Travel: Please fasten your garland of marigolds: Indian drivers keep to a strict observance of their Highway Code, based on an ancient text. Peter Hughes offers a translation

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The Independent Travel
Travelling in India is an almost hallucinatory potion of sound, spectacle and experience. It is frequently heart-rending, sometimes hilarious, mostly exhilarating, always unforgettable - and, when you are on the roads, extremely dangerous.

To the Westerner, the behaviour of drivers seems to cross Space Invaders with a profound belief in reincarnation. The Ambassador cars, Bombay-built derivatives of the Fifties Morris Oxford, rattle tourists to palaces and temples like time- capsules in a game of virtual unreality. There is an explanation for this behaviour. Most Indian road users observe a version of the Highway Code based on a Sanskrit text. These 12 rules of the Indian road are published for the first time in English.

Article I

The assumption of immortality is required of all road users.

Article II

Indian traffic, like Indian society, is structured on a strict caste system. The following precedence must be accorded at all times. In descending order, give way to: cows, elephants, heavy trucks, buses, official cars, camels, light trucks, buffalo, Jeeps, ox-carts, private cars, motorcycles, scooters, auto-rickshaws, pigs, pedal rickshaws, goats, bicycles (goods carrying), handcarts, bicycles (passenger carrying), dogs, pedestrians.

Article III

All wheeled vehicles shall be driven in accordance with the maxim: to slow is to falter, to brake is to fail, to stop is defeat. This is the Indian drivers' mantra.

Article IV

Use of horn (also known as the sonic fender or aural amulet):

Cars (IV, 1, a-c): Short blasts (urgent) indicate supremacy, ie in clearing dogs, rickshaws and pedestrians from path. Long blasts (desperate) denote supplication, ie to oncoming truck, 'I am going too fast to stop, so unless you slow down we shall both die.' In extreme cases this may be accompanied by flashing of headlights (frantic). Single blast (casual) means 'I have seen someone out of India's population of 870 million whom I recognise'; 'There is a bird in the road (which at this speed could go through my windscreen)', or 'I have not blown my horn for several minutes.'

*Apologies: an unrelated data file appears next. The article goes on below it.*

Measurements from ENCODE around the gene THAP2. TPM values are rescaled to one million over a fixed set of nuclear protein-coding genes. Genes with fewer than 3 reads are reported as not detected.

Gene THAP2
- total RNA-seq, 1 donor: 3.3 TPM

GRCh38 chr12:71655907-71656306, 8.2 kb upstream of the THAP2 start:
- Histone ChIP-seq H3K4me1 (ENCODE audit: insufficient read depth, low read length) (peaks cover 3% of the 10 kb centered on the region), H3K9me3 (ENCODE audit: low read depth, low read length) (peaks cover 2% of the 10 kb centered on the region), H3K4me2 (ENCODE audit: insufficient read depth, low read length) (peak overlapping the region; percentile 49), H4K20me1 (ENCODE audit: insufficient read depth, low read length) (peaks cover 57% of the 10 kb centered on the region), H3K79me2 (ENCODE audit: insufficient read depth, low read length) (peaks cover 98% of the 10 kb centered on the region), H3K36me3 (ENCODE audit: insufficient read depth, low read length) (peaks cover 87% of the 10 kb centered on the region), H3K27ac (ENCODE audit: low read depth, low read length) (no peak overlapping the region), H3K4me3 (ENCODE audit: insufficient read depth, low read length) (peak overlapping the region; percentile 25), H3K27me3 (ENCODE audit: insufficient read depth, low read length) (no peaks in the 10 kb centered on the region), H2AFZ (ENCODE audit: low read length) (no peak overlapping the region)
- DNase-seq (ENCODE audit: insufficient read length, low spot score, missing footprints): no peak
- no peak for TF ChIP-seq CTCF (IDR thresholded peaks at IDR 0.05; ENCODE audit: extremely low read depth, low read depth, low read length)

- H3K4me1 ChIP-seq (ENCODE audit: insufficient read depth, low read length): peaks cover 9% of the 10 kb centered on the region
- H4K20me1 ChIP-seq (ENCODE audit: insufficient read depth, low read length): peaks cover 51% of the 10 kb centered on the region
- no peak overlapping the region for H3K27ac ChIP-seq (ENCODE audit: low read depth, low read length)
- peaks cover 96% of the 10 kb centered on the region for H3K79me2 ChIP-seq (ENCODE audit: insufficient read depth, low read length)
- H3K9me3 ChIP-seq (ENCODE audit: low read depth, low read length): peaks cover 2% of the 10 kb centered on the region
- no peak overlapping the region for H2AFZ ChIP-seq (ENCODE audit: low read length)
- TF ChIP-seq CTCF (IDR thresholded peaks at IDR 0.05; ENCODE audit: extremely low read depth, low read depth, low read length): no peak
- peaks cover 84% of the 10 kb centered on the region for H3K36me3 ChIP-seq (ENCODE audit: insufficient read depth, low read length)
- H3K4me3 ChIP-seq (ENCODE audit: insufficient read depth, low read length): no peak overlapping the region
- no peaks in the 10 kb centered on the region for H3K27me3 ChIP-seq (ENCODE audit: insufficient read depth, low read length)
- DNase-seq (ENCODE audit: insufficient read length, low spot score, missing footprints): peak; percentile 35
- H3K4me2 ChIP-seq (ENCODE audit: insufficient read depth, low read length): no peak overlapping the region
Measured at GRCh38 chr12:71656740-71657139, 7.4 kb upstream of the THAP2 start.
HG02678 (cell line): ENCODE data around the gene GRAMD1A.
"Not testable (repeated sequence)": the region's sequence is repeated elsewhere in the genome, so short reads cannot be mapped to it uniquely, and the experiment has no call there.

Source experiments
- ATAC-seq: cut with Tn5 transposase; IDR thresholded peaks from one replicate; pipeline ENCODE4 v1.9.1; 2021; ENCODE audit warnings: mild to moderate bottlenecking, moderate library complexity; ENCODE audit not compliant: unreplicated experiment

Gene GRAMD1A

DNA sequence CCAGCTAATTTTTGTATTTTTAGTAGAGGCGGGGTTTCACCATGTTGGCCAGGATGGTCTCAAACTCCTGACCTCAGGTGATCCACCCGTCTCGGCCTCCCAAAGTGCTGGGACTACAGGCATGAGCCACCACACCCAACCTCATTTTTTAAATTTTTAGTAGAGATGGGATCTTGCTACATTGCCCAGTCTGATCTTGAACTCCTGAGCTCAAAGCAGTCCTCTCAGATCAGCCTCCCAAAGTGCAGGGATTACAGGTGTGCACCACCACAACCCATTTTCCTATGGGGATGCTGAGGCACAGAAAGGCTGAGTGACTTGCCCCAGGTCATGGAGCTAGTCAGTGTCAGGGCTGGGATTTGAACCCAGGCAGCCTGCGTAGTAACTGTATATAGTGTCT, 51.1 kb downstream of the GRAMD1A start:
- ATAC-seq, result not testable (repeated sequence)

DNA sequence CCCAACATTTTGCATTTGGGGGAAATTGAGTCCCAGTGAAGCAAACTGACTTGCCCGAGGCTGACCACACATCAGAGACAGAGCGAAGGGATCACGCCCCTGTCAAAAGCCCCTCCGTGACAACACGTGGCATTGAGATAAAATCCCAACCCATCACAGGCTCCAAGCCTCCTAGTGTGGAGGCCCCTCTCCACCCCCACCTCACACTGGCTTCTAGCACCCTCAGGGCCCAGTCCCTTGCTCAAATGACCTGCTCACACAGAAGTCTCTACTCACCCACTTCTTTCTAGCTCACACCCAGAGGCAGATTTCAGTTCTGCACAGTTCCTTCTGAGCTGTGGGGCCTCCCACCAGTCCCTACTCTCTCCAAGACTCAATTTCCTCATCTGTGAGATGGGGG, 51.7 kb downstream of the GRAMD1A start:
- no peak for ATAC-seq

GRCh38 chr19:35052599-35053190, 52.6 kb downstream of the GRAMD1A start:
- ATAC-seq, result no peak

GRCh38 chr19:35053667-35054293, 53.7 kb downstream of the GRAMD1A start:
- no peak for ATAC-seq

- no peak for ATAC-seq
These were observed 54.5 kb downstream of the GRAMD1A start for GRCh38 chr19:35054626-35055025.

Trucks and buses (IV, 2, a): All horn signals have the same meaning, viz, 'I have an all-up weight of approximately 12 1/2 tons and have no intention of stopping, even if I could.' This signal may be em-

phasised by the use of headlamps (insouciant).

Article IV remains subject to the provisions of Order of Precedence in Article II above.

Article V

All manoeuvres, use of horn and evasive action shall be left until the last possible moment.

Article VI

In the absence of seat belts (which there is), car occupants shall wear garlands of marigolds. These should be kept fastened at all times.

Article VII

Rights of way: Traffic entering a road from the left has priority. So does traffic from the right, and also traffic in the middle.

Lane discipline (VII, 1): All Indian traffic at all times and irrespective of direction of travel shall occupy the centre of the road.

Article VIII

Roundabouts: India has no roundabouts. Apparent traffic islands in the middle of crossroads have no traffic management function. Any other impression should be ignored.

Article IX

Overtaking is mandatory. Every moving vehicle is required to overtake every other moving vehicle, irrespective of whether it has just overtaken you.

Overtaking should only be undertaken in suitable locations, such as in the face of oncoming traffic, on blind bends, at junctions and in the middle of villages/city centres. No more than two inches should be allowed between your vehicle and the one you are passing - one inch in the case of bicycles or pedestrians.

Article X

Nirvana may be obtained through the head-on crash.

Article XI

Reversing: no longer applicable since no vehicle in India has reverse gear.

Article XII

The 10th incarnation of God was as an articulated tanker.

(Photograph omitted)

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